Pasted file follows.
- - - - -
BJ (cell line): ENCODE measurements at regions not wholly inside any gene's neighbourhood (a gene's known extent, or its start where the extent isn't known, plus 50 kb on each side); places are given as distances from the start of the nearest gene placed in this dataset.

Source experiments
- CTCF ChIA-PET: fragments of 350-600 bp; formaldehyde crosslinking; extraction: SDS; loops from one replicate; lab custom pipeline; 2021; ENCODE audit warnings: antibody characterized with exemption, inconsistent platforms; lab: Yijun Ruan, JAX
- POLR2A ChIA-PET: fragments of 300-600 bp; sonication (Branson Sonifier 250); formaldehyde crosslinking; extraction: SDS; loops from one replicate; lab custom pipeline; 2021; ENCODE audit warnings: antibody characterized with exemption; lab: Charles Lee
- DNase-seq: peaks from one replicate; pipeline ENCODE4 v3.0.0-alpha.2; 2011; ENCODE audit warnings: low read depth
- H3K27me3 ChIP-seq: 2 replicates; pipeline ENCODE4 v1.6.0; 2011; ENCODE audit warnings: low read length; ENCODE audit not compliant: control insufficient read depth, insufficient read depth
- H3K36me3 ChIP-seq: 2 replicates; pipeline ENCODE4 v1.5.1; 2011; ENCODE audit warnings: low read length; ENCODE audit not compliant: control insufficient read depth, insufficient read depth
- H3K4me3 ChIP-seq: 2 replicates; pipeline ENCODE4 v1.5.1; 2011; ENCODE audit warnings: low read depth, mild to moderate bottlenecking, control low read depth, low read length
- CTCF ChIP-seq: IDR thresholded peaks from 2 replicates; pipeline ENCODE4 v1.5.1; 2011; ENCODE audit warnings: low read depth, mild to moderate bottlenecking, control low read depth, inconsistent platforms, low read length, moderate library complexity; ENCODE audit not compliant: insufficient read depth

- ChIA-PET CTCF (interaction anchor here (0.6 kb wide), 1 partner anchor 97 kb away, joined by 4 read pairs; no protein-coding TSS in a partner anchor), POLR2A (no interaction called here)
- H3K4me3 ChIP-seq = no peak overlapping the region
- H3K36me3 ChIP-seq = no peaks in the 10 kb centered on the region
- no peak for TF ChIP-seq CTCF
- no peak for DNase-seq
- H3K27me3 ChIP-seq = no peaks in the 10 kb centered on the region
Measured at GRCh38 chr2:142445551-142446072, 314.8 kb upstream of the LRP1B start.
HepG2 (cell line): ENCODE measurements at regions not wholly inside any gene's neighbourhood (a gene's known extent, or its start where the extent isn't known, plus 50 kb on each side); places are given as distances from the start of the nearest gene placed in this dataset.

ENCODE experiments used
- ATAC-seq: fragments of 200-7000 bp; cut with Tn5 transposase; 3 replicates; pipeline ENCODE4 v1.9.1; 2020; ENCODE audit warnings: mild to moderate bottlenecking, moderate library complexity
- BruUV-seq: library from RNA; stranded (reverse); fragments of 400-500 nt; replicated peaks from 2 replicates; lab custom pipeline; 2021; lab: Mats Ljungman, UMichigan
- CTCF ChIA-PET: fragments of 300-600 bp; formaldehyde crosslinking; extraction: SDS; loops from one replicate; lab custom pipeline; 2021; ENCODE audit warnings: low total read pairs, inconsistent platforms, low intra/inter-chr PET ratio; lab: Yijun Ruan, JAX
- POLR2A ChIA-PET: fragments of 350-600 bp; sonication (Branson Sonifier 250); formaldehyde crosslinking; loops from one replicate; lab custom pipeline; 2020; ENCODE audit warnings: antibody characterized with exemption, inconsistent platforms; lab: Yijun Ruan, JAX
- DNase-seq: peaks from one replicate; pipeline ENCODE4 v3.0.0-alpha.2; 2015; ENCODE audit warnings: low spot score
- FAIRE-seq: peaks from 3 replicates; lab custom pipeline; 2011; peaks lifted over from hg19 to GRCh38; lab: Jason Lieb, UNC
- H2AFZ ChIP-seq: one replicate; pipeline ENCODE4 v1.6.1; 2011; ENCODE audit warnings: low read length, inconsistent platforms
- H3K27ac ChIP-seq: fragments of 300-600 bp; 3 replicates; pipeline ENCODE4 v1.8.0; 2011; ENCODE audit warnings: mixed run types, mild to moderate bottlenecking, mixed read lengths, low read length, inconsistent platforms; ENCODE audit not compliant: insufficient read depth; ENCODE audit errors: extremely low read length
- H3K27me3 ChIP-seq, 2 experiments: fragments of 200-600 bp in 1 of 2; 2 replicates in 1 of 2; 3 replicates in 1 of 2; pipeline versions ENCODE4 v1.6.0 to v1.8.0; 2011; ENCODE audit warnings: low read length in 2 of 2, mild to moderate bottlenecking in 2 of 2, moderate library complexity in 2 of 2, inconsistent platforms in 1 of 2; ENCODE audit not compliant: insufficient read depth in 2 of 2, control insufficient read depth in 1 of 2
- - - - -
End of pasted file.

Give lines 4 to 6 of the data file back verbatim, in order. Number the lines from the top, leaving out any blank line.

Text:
- POLR2A ChIA-PET: fragments of 300-600 bp; sonication (Branson Sonifier 250); formaldehyde crosslinking; extraction: SDS; loops from one replicate; lab custom pipeline; 2021; ENCODE audit warnings: antibody characterized with exemption; lab: Charles Lee
- DNase-seq: peaks from one replicate; pipeline ENCODE4 v3.0.0-alpha.2; 2011; ENCODE audit warnings: low read depth
- H3K27me3 ChIP-seq: 2 replicates; pipeline ENCODE4 v1.6.0; 2011; ENCODE audit warnings: low read length; ENCODE audit not compliant: control insufficient read depth, insufficient read depth